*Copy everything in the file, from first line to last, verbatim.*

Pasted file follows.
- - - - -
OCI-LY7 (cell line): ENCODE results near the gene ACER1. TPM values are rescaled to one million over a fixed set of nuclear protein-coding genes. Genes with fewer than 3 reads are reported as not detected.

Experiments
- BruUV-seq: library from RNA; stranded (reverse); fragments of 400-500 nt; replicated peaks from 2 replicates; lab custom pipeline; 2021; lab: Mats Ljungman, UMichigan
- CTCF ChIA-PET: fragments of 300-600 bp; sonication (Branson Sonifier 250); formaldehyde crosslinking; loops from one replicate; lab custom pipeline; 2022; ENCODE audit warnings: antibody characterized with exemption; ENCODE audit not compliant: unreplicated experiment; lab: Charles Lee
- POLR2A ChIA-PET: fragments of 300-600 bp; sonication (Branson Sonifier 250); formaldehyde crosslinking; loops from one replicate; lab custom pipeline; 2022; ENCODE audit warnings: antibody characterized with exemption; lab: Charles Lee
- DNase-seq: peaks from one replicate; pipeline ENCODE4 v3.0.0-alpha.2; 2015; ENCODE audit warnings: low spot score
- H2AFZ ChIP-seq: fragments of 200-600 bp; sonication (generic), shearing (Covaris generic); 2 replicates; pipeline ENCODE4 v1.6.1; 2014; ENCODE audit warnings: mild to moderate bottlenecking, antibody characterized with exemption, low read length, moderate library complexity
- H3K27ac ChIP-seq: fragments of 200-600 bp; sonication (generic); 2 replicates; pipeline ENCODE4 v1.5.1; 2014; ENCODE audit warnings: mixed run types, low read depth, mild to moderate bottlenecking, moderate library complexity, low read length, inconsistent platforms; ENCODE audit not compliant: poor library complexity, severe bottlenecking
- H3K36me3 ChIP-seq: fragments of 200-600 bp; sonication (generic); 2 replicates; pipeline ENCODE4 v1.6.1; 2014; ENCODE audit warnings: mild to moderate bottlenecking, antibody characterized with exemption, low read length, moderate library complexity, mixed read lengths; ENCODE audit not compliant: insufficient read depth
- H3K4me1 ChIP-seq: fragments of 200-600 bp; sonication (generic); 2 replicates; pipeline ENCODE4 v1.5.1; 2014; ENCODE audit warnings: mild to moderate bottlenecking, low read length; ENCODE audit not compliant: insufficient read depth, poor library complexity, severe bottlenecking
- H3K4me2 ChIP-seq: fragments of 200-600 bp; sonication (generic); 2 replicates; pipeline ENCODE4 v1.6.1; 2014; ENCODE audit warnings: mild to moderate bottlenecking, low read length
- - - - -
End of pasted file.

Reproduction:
OCI-LY7 (cell line): ENCODE results near the gene ACER1. TPM values are rescaled to one million over a fixed set of nuclear protein-coding genes. Genes with fewer than 3 reads are reported as not detected.

Experiments
- BruUV-seq: library from RNA; stranded (reverse); fragments of 400-500 nt; replicated peaks from 2 replicates; lab custom pipeline; 2021; lab: Mats Ljungman, UMichigan
- CTCF ChIA-PET: fragments of 300-600 bp; sonication (Branson Sonifier 250); formaldehyde crosslinking; loops from one replicate; lab custom pipeline; 2022; ENCODE audit warnings: antibody characterized with exemption; ENCODE audit not compliant: unreplicated experiment; lab: Charles Lee
- POLR2A ChIA-PET: fragments of 300-600 bp; sonication (Branson Sonifier 250); formaldehyde crosslinking; loops from one replicate; lab custom pipeline; 2022; ENCODE audit warnings: antibody characterized with exemption; lab: Charles Lee
- DNase-seq: peaks from one replicate; pipeline ENCODE4 v3.0.0-alpha.2; 2015; ENCODE audit warnings: low spot score
- H2AFZ ChIP-seq: fragments of 200-600 bp; sonication (generic), shearing (Covaris generic); 2 replicates; pipeline ENCODE4 v1.6.1; 2014; ENCODE audit warnings: mild to moderate bottlenecking, antibody characterized with exemption, low read length, moderate library complexity
- H3K27ac ChIP-seq: fragments of 200-600 bp; sonication (generic); 2 replicates; pipeline ENCODE4 v1.5.1; 2014; ENCODE audit warnings: mixed run types, low read depth, mild to moderate bottlenecking, moderate library complexity, low read length, inconsistent platforms; ENCODE audit not compliant: poor library complexity, severe bottlenecking
- H3K36me3 ChIP-seq: fragments of 200-600 bp; sonication (generic); 2 replicates; pipeline ENCODE4 v1.6.1; 2014; ENCODE audit warnings: mild to moderate bottlenecking, antibody characterized with exemption, low read length, moderate library complexity, mixed read lengths; ENCODE audit not compliant: insufficient read depth
- H3K4me1 ChIP-seq: fragments of 200-600 bp; sonication (generic); 2 replicates; pipeline ENCODE4 v1.5.1; 2014; ENCODE audit warnings: mild to moderate bottlenecking, low read length; ENCODE audit not compliant: insufficient read depth, poor library complexity, severe bottlenecking
- H3K4me2 ChIP-seq: fragments of 200-600 bp; sonication (generic); 2 replicates; pipeline ENCODE4 v1.6.1; 2014; ENCODE audit warnings: mild to moderate bottlenecking, low read length